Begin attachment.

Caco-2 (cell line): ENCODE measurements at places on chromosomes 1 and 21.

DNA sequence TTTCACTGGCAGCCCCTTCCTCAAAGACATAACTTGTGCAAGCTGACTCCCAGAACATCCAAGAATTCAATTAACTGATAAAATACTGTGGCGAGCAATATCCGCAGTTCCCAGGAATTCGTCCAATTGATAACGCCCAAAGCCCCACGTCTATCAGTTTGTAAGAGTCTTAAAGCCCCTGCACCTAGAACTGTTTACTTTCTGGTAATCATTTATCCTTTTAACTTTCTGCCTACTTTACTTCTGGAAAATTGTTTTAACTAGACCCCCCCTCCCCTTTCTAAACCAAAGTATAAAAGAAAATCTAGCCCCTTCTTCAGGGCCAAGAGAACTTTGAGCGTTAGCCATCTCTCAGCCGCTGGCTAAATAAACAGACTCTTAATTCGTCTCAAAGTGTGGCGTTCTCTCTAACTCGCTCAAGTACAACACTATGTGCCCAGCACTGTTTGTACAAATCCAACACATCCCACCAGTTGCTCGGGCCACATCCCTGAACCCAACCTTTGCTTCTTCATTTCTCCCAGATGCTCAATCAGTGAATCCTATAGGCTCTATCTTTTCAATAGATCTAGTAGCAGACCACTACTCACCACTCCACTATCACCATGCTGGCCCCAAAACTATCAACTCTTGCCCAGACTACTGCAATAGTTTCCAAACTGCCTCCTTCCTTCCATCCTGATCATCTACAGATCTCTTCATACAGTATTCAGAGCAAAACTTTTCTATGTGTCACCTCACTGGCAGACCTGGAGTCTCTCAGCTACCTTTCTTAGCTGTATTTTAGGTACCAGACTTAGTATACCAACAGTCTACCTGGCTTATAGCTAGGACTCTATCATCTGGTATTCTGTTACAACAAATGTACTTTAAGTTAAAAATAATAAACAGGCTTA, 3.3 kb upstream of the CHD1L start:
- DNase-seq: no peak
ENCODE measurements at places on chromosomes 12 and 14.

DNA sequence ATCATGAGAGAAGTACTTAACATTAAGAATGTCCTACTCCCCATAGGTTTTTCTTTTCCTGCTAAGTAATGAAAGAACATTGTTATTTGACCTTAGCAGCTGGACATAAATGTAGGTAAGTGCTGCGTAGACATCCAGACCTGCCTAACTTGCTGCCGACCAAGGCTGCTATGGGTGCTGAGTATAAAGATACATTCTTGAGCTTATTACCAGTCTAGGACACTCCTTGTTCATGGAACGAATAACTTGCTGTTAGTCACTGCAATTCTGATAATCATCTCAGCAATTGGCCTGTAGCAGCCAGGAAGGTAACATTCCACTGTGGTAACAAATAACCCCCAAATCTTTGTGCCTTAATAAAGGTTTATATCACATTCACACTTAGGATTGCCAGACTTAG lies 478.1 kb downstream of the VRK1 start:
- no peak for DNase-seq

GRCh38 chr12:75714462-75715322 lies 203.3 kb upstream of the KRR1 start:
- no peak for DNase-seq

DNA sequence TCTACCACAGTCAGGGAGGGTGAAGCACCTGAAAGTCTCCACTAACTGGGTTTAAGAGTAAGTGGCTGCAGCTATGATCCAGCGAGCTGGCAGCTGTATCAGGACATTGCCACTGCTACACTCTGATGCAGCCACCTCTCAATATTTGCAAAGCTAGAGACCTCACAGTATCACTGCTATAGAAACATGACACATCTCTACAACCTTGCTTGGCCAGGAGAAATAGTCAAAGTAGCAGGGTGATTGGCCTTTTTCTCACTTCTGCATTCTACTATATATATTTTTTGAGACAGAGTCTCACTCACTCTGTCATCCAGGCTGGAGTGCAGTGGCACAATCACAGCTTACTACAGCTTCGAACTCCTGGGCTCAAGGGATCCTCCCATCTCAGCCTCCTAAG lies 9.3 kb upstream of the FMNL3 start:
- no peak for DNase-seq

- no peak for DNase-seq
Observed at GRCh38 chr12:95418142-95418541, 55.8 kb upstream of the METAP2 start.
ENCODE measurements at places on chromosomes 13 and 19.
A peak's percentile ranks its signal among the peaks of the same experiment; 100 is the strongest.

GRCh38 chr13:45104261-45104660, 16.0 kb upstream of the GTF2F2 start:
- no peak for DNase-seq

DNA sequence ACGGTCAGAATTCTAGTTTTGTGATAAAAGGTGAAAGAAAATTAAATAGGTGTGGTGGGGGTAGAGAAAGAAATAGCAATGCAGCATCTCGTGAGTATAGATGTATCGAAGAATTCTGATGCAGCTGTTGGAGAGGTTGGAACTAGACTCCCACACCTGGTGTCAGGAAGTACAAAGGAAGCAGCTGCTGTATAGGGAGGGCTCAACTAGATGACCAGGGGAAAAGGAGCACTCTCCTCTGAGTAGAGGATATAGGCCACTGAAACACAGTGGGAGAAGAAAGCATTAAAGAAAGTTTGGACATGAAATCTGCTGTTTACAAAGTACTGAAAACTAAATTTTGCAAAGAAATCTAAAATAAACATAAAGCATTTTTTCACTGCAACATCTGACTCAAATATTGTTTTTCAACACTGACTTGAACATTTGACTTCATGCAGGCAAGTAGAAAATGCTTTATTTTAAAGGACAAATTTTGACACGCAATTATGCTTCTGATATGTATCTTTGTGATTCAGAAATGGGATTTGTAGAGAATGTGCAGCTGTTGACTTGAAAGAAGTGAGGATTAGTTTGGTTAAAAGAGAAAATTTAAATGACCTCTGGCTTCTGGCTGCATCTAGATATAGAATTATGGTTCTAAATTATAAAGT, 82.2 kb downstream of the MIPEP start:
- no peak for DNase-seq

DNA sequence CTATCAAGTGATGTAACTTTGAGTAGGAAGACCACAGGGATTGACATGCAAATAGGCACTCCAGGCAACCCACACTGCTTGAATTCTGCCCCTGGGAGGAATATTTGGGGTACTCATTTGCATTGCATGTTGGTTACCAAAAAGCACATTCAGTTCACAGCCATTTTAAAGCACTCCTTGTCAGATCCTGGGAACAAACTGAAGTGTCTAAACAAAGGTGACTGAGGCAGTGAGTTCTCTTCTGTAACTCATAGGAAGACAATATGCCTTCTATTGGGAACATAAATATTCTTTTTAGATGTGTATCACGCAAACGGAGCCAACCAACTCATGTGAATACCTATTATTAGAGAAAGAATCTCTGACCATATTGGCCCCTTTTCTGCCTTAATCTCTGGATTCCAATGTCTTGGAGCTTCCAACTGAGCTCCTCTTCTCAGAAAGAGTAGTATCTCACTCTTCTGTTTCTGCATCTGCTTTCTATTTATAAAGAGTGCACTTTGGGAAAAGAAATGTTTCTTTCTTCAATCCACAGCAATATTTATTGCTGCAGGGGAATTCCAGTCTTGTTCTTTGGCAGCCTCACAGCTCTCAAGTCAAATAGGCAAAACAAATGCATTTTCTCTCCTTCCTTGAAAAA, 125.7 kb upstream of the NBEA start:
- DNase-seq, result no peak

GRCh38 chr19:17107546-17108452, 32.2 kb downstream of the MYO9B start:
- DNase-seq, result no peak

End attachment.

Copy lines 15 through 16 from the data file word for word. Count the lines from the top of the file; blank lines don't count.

GRCh38 chr13:45104261-45104660, 16.0 kb upstream of the GTF2F2 start:
- no peak for DNase-seq